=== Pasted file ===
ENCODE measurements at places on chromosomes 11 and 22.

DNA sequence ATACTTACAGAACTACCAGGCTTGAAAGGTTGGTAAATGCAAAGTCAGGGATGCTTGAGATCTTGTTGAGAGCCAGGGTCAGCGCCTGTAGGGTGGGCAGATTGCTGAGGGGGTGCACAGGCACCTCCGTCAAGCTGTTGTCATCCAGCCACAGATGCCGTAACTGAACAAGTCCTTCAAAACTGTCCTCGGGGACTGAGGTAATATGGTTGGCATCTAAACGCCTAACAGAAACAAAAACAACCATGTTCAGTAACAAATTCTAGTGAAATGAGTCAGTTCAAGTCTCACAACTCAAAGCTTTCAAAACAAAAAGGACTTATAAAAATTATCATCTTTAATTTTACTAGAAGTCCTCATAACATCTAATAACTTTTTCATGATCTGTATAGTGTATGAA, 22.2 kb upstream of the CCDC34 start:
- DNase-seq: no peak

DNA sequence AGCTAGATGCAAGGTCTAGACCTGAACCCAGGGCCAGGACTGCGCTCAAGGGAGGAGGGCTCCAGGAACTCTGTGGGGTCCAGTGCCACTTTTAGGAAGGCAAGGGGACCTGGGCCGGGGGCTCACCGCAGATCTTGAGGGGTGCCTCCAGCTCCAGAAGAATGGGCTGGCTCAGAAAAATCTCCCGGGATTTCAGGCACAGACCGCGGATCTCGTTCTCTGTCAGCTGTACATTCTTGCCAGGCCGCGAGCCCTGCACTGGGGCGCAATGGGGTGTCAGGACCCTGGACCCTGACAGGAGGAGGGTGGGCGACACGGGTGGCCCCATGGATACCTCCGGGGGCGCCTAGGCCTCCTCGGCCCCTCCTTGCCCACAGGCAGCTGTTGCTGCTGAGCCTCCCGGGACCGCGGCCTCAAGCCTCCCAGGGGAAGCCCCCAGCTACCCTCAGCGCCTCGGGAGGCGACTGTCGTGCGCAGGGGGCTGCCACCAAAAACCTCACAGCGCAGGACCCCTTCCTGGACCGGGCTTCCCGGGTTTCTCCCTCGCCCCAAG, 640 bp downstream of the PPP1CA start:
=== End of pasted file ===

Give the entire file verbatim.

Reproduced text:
ENCODE measurements at places on chromosomes 11 and 22.

DNA sequence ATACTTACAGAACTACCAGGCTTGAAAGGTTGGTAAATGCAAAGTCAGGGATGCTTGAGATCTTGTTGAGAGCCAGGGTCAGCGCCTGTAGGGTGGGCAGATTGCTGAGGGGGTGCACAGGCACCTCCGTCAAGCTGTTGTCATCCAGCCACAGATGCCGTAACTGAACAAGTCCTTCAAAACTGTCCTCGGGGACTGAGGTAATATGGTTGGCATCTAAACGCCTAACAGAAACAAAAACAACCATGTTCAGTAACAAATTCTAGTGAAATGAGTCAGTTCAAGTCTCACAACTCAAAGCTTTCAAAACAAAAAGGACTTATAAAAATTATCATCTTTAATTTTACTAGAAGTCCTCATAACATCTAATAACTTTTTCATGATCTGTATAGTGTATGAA, 22.2 kb upstream of the CCDC34 start:
- DNase-seq: no peak

DNA sequence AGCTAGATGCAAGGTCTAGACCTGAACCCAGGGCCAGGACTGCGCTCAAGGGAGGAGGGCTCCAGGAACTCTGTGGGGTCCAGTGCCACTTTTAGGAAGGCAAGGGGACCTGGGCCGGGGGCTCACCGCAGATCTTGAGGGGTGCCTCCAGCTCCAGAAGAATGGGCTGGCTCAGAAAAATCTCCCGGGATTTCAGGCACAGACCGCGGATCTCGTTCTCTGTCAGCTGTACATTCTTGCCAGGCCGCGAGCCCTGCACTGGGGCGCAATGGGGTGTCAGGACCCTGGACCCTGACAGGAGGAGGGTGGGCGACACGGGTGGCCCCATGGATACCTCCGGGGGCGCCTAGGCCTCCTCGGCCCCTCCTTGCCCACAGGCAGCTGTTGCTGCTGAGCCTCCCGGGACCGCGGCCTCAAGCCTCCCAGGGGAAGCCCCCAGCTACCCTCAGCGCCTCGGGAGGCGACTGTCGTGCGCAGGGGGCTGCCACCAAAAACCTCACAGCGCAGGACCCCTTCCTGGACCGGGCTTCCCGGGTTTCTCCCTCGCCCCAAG, 640 bp downstream of the PPP1CA start: